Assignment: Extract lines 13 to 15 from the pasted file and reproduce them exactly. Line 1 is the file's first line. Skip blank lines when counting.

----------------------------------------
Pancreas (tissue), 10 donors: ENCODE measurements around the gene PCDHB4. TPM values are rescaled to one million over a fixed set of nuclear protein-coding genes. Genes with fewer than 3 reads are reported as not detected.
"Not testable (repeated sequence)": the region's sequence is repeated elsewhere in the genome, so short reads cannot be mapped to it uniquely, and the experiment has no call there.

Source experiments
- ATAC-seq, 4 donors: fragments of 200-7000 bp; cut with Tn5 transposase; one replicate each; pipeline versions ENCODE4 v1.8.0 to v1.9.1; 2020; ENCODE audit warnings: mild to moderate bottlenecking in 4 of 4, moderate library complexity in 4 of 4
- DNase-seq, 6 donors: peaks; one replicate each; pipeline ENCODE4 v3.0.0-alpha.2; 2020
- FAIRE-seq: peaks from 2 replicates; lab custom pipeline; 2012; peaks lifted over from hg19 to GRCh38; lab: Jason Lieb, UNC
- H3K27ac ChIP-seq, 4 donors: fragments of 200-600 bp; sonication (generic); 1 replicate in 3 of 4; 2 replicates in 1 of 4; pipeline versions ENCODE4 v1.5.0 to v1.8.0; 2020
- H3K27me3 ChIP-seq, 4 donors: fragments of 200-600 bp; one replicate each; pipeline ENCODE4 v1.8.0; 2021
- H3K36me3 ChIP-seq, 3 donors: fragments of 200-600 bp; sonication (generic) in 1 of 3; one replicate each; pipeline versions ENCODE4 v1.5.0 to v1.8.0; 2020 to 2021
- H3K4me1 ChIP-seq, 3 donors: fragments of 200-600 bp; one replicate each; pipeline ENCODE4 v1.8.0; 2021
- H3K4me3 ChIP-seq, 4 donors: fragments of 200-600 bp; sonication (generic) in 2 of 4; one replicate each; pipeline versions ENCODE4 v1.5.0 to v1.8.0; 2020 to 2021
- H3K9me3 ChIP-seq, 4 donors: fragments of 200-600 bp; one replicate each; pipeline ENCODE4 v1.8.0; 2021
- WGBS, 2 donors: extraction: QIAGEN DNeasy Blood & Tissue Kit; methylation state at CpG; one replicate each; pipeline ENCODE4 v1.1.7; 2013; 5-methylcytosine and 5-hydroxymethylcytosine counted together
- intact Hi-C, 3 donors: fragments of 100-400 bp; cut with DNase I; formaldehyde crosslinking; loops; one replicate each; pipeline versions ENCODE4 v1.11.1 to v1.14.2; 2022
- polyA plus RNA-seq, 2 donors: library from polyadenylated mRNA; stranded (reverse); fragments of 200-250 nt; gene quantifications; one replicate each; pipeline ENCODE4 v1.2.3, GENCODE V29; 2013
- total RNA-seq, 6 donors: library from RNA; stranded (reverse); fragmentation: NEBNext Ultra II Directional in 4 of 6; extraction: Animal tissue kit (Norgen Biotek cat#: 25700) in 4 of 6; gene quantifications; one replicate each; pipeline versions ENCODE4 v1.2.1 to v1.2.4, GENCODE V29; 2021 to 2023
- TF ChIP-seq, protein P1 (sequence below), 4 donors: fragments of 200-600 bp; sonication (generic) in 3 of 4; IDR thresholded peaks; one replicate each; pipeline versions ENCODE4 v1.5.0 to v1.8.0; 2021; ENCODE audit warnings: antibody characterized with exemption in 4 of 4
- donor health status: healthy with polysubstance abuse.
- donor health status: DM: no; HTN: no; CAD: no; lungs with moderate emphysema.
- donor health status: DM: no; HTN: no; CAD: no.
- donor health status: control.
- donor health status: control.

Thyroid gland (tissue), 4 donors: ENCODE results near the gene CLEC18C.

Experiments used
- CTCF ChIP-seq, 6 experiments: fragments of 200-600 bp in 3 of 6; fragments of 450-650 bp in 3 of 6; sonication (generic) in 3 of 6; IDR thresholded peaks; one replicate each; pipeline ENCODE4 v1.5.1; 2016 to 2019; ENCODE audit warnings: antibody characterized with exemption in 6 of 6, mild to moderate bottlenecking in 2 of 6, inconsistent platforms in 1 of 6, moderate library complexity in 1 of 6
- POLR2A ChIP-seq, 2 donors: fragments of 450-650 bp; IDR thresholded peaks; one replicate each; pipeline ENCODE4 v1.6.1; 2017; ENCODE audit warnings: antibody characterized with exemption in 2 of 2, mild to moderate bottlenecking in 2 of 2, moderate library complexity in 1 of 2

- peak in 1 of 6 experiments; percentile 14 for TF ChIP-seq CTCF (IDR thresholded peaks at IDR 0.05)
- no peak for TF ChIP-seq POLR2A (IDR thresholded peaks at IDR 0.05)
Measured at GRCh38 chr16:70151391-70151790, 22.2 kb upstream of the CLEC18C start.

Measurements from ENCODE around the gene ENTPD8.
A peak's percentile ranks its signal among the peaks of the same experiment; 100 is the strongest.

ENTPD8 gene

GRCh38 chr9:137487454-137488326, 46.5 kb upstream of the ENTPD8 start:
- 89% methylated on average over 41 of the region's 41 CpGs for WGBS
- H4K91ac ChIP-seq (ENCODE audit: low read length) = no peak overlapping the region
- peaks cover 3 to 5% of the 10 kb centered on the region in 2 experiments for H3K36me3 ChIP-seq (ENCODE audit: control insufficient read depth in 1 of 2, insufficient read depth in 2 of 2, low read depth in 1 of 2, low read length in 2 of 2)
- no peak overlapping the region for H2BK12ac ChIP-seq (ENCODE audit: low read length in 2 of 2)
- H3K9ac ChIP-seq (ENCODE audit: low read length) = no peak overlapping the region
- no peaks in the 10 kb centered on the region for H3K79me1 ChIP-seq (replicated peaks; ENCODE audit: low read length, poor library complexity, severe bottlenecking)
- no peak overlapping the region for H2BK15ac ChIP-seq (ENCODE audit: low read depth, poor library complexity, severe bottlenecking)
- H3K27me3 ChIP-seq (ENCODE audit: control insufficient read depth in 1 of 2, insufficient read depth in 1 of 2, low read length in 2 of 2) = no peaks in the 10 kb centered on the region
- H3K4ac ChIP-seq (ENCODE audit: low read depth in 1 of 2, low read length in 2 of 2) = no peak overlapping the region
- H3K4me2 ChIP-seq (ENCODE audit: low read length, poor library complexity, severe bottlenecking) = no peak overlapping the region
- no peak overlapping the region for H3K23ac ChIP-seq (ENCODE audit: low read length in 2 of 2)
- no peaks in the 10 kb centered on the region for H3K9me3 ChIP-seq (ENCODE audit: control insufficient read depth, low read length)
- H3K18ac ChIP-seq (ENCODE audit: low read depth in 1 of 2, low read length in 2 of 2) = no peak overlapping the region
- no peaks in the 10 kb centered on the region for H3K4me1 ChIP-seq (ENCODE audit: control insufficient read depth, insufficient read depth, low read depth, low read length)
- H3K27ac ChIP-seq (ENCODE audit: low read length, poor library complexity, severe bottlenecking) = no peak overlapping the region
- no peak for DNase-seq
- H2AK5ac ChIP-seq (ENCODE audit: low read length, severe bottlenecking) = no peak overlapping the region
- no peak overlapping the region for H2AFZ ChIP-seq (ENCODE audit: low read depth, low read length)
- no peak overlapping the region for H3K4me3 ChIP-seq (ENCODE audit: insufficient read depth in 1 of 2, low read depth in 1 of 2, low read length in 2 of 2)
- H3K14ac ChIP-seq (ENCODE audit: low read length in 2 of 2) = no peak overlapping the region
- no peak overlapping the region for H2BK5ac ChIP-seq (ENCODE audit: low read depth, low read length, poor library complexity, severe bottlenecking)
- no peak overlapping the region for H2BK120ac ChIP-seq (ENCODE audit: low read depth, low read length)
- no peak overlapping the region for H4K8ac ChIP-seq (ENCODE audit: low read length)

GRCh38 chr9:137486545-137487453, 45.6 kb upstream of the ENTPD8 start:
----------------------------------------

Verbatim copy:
- WGBS, 2 donors: extraction: QIAGEN DNeasy Blood & Tissue Kit; methylation state at CpG; one replicate each; pipeline ENCODE4 v1.1.7; 2013; 5-methylcytosine and 5-hydroxymethylcytosine counted together
- intact Hi-C, 3 donors: fragments of 100-400 bp; cut with DNase I; formaldehyde crosslinking; loops; one replicate each; pipeline versions ENCODE4 v1.11.1 to v1.14.2; 2022
- polyA plus RNA-seq, 2 donors: library from polyadenylated mRNA; stranded (reverse); fragments of 200-250 nt; gene quantifications; one replicate each; pipeline ENCODE4 v1.2.3, GENCODE V29; 2013